I always try and keep a travel journal when I go on a big trip or spend time in a new place. It can be joyous to go back and read what my 17-year-old self felt about being hit by a blanket of heat when arriving in Delhi. Or about how in my first week in Moscow I sat next to a Cossack on a Metro train who was wearing about 20 medals and smiling cheekily. Or about the delicious, but incredibly unhealthy sandwich (called a Sly) containing chips, egg and cheese that I tried in Alexandra township in Johannesburg.

Travel journals spark so many wonderful memories that you might otherwise forget. But amid all the excitement of new adventures, journaling can sometimes fall by the wayside. Often it’s much easier and quicker just to take a few snaps as mementos instead.

I’ve been thinking more and more about the benefits of keeping a travel sketch journal. Rather than rushing from place to place taking hundreds of pictures, drawing slows things down. It means taking the time to truly observe what’s in front of you.

I’m obviously not planning to abandon my camera. But on my next trip I’m going to keep a travel sketch journal, where I do a picture a day to record the sights, smells and sounds of the places I visit.

Daunted by the prospect of getting started? Me too! But fear not, I’ve pulled together inspiration and tips from some awesome female travel sketchers. So next time don’t forget to pack a notepad, pen and some watercolors!

People watch

You get a real sense of the culture of a new place by observing people going about their daily lives, unaware that they’re being watched. Marina Grechanik’s urban sketches capture these moments perfectly. Her bold and spontaneous pictures illustrate the expressions, postures and movements of strangers, giving us an insight into their lives.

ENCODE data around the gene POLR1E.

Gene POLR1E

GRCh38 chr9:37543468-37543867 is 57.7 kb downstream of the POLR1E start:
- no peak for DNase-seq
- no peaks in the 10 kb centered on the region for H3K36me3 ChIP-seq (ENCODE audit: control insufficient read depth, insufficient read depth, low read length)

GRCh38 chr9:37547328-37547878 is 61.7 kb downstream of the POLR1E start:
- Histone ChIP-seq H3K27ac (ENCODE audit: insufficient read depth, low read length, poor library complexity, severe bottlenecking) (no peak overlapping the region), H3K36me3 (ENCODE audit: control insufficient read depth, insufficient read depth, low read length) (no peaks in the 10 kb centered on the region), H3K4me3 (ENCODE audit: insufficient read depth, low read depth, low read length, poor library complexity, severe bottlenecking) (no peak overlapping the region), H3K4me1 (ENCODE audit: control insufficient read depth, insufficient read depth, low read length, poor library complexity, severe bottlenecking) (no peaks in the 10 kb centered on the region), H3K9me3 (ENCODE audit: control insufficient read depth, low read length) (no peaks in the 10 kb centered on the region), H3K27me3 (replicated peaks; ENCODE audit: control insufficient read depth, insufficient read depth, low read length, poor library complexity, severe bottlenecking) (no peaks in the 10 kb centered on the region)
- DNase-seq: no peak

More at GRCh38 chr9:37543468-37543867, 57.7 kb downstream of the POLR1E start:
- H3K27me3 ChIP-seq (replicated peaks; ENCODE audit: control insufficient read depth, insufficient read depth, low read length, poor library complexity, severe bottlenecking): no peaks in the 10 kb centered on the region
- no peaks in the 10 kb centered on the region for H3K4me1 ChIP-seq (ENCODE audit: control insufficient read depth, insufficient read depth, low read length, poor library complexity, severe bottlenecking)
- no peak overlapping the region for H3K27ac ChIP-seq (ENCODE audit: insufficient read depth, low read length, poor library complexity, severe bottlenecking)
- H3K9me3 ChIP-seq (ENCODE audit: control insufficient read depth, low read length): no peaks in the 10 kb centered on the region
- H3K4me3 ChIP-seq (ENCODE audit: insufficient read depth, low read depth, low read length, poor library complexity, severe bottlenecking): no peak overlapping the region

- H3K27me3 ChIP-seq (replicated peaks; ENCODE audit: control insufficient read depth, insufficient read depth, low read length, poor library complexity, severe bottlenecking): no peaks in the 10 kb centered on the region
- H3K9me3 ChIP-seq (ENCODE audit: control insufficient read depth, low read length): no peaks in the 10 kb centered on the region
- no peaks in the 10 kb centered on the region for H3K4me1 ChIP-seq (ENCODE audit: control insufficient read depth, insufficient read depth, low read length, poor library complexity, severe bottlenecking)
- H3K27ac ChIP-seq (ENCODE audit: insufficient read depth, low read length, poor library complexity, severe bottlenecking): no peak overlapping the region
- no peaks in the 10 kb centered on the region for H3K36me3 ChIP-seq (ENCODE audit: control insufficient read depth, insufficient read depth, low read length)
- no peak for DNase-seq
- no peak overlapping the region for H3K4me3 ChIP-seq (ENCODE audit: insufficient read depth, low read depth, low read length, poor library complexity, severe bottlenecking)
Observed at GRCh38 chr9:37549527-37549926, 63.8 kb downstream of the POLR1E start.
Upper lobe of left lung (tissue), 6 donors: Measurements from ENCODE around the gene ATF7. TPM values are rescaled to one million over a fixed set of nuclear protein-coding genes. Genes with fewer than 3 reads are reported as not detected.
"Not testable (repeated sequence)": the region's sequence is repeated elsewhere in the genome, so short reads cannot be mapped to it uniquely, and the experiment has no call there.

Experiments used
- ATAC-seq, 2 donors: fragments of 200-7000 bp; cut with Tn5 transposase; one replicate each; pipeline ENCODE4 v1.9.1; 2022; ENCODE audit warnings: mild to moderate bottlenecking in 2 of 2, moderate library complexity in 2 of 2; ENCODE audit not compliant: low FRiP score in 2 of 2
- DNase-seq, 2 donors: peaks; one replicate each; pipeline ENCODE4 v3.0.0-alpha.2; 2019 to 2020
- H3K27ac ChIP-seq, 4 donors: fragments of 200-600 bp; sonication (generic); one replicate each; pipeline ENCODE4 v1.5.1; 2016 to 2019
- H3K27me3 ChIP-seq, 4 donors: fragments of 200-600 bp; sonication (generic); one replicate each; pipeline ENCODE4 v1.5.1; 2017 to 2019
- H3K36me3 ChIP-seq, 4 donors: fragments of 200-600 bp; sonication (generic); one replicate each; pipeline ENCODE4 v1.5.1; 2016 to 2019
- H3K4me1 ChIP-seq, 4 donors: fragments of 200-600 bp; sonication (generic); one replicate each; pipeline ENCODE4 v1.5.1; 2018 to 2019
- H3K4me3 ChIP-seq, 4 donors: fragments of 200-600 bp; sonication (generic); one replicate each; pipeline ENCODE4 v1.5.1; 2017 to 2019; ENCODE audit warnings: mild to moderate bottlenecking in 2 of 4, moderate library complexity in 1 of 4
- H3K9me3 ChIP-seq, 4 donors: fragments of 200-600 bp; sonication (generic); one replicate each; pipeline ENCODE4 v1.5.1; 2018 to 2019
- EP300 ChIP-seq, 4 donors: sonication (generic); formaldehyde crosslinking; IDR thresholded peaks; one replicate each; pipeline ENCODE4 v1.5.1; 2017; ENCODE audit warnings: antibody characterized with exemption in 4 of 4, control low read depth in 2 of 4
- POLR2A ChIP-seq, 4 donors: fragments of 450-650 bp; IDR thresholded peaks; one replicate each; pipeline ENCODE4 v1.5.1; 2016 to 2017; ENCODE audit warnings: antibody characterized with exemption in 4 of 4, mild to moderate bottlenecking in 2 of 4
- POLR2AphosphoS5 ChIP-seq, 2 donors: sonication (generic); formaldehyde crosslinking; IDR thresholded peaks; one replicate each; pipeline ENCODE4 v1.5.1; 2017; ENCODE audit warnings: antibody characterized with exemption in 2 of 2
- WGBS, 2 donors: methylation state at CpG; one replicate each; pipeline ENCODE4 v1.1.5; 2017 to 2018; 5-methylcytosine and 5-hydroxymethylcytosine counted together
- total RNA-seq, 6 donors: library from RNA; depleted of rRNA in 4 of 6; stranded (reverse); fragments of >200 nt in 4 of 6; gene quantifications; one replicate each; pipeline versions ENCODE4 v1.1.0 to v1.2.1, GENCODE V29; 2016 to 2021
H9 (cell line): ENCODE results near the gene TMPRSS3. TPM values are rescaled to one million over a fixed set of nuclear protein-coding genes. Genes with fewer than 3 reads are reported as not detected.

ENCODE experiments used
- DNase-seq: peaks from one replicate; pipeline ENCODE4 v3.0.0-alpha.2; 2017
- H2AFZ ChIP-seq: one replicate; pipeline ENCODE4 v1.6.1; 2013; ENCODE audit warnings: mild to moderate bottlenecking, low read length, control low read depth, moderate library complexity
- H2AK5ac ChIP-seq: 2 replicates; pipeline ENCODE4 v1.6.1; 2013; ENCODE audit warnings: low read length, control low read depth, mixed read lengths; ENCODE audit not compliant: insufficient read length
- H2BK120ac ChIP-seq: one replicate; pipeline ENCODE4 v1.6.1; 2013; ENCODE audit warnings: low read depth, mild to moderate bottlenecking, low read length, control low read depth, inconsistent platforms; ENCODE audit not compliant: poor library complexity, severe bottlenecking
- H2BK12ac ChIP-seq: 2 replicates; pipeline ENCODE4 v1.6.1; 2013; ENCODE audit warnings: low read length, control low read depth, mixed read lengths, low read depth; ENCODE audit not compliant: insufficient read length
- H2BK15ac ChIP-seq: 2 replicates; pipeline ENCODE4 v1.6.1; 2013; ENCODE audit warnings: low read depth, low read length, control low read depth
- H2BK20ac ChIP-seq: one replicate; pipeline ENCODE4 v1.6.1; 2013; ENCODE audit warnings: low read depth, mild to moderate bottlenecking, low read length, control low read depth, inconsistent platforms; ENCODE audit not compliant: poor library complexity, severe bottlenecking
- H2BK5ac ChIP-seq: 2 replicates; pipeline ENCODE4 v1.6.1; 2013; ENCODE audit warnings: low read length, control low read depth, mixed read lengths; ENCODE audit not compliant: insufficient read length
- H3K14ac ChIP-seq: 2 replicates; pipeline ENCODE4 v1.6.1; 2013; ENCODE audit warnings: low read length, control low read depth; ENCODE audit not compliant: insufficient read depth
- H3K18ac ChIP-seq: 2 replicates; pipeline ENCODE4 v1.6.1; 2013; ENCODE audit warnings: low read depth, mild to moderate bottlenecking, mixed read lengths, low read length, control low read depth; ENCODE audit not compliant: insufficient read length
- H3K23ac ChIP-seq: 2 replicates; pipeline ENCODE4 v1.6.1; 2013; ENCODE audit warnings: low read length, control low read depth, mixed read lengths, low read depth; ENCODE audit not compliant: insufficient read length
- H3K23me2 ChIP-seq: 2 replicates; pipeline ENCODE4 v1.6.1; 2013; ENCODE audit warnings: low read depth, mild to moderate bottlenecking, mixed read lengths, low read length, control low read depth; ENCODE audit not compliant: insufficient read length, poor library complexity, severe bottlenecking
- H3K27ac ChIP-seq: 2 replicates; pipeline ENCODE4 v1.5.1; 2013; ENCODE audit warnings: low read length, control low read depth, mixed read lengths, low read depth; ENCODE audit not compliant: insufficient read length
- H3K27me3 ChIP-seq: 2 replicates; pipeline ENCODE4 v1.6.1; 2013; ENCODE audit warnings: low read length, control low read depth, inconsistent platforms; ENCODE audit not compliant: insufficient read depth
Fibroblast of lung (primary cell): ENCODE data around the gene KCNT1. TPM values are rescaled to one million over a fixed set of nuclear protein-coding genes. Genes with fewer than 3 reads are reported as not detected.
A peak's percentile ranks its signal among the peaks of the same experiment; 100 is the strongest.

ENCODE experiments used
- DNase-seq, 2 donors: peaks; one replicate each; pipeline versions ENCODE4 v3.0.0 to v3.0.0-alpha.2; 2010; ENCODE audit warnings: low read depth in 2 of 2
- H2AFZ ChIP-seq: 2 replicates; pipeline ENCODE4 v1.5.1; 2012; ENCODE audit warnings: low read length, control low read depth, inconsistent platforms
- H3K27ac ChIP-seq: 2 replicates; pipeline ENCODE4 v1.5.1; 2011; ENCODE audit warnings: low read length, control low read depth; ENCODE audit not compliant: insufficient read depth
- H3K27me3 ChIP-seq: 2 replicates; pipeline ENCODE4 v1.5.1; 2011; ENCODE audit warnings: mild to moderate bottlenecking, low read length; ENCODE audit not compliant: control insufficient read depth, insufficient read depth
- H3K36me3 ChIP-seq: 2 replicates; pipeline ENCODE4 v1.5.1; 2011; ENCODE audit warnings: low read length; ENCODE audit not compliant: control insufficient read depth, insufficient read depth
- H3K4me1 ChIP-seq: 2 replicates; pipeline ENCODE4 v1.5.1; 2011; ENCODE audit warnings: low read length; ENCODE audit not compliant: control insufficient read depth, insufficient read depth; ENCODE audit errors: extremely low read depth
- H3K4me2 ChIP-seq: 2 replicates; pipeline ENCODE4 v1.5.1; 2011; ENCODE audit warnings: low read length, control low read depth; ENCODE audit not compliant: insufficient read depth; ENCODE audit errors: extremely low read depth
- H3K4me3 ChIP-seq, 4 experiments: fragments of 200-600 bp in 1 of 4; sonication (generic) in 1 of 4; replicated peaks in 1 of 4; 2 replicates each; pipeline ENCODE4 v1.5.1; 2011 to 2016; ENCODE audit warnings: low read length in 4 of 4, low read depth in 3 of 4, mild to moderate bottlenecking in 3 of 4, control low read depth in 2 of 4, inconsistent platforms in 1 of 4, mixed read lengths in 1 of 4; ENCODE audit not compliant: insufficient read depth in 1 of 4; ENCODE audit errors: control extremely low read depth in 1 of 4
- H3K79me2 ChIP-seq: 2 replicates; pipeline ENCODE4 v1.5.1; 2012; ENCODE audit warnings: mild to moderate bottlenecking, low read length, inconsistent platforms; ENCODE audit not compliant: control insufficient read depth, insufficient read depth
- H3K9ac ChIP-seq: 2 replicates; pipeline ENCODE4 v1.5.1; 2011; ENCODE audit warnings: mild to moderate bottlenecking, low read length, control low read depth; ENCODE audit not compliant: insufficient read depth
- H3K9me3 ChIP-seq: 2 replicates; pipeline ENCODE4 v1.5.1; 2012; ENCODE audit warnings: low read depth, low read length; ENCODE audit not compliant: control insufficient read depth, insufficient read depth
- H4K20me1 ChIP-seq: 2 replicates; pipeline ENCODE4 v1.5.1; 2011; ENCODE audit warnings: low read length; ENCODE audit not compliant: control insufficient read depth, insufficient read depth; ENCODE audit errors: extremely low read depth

Marina says: “Sketching is one of my passions. Everywhere I travel, I take my sketchbook along with me. But the real essence of urban sketching for me is finding stories in everyday routines. A sketchbook and a simple pen – that’s all you need to go on a journey every day! Drawing is seeing, so you just need to open your eyes wider and start to sketch!

“My tip for women who’re starting sketching is first of all to try to remember that sketching is more about process and less about result. Enjoy the journey and don’t think about ‘nice’ results. It will help you to be truthful and authentic and beautiful results will come as well.”

Be spontaneous

Apurva Pandhi trained in lifestyle and accessory design before discovering a love of colour, painting and drawing. Her beautiful watercolors of nights under the stars capture the feeling of being alone in the middle of nowhere.

She says: “For me, travel and sketching are two sides of one coin. As I was raised up in different parts of India, movement has been an integral part of me. I am fascinated​ to draw moments, places or food the way I perceive them. While using watercolors, I use a lot of water on paper before putting color as it allows my color to flow freely and surprise me every time!”